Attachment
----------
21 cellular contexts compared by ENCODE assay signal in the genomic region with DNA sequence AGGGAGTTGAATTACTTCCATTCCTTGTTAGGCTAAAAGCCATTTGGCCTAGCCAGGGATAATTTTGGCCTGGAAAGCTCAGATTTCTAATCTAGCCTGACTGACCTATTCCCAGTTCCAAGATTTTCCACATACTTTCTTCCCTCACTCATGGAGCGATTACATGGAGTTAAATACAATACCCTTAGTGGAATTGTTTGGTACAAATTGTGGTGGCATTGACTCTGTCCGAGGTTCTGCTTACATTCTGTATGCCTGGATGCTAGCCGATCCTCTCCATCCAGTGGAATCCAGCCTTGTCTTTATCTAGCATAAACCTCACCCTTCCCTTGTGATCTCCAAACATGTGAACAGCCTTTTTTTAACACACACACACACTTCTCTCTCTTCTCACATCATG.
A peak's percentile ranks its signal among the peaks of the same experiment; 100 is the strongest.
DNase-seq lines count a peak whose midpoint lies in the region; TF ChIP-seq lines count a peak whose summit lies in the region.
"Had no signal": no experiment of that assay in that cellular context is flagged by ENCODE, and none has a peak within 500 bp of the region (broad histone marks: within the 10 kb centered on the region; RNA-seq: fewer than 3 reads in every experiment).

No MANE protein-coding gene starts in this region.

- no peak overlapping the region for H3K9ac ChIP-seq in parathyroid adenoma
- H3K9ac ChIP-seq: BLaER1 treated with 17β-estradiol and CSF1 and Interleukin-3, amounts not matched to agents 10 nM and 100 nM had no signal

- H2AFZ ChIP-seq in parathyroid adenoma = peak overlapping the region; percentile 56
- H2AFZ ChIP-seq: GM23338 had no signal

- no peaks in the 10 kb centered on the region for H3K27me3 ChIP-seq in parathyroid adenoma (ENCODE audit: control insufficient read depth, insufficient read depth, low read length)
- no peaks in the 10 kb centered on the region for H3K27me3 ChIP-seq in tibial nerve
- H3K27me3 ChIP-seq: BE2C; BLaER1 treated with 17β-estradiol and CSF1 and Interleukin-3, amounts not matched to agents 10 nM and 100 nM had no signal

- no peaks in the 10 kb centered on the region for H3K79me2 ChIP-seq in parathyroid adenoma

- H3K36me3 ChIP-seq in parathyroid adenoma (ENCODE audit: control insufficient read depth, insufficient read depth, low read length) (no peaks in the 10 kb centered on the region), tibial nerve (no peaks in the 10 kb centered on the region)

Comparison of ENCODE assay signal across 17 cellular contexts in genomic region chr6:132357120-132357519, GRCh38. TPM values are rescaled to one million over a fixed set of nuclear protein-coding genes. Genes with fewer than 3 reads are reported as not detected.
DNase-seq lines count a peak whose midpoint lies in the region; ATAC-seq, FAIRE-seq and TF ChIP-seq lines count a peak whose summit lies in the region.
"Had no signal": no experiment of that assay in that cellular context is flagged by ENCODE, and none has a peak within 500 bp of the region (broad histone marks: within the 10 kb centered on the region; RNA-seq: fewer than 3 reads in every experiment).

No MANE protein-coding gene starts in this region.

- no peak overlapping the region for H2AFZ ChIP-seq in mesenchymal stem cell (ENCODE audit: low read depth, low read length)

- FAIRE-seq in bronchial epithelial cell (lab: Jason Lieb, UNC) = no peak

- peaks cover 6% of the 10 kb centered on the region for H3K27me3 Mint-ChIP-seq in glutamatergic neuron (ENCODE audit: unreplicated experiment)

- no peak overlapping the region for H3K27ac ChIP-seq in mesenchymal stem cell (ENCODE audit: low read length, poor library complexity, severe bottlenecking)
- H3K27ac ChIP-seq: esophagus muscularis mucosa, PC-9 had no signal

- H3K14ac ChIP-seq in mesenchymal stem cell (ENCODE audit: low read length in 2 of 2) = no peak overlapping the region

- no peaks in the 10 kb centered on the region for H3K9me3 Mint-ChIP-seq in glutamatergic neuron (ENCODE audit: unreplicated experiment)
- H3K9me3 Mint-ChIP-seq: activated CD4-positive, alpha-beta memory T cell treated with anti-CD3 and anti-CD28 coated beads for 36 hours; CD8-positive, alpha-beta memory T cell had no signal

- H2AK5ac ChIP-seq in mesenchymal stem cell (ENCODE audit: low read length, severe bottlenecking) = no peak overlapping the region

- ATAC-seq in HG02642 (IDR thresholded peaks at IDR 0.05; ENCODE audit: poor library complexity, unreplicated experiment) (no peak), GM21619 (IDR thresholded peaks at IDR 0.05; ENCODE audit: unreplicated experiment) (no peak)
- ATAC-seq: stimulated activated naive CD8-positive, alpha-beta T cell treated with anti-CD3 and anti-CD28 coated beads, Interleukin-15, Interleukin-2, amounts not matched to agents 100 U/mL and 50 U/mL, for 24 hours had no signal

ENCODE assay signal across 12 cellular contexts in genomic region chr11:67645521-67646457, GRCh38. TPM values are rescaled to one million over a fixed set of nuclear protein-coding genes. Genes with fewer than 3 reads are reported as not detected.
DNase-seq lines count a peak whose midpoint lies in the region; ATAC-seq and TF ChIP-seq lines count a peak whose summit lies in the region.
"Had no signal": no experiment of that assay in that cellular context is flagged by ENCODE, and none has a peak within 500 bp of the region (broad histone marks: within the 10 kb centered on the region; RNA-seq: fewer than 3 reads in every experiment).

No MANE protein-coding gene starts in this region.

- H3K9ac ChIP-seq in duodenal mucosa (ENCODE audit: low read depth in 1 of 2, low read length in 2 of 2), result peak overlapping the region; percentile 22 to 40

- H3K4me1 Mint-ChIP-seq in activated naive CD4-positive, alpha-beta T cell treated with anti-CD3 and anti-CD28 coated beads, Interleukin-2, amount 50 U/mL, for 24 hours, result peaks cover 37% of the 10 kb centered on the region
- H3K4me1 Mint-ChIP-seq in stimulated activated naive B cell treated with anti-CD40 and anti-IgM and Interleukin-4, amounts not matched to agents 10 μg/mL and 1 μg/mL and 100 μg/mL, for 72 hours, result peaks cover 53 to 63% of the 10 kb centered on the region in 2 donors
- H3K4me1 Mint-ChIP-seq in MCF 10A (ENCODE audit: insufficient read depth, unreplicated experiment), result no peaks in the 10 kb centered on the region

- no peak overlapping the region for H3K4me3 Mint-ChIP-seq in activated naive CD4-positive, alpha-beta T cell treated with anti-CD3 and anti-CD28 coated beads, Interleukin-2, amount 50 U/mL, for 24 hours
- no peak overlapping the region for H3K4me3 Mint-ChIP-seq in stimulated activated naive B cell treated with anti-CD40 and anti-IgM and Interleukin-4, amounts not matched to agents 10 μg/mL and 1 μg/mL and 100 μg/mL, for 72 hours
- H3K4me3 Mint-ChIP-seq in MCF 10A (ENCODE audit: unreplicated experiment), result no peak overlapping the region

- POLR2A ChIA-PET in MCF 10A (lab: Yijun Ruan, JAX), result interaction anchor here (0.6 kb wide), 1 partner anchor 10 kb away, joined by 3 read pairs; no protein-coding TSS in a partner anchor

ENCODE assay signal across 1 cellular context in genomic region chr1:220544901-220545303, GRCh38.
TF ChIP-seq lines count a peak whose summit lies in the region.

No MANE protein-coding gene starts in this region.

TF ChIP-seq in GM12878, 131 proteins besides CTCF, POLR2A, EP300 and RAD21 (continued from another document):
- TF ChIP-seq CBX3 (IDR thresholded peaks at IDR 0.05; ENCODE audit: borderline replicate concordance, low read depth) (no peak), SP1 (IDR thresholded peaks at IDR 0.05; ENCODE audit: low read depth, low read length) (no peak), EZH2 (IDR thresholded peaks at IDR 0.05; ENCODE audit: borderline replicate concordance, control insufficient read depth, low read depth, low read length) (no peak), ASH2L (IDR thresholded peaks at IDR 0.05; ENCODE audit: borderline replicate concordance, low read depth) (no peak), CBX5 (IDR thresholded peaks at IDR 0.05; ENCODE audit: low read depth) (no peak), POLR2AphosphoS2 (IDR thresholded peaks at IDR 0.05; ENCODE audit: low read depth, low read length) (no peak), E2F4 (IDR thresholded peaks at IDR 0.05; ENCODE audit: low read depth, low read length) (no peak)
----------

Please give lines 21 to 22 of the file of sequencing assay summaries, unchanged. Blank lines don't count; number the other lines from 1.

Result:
- peaks cover 6% of the 10 kb centered on the region for H3K27me3 Mint-ChIP-seq in glutamatergic neuron (ENCODE audit: unreplicated experiment)

- no peak overlapping the region for H3K27ac ChIP-seq in mesenchymal stem cell (ENCODE audit: low read length, poor library complexity, severe bottlenecking)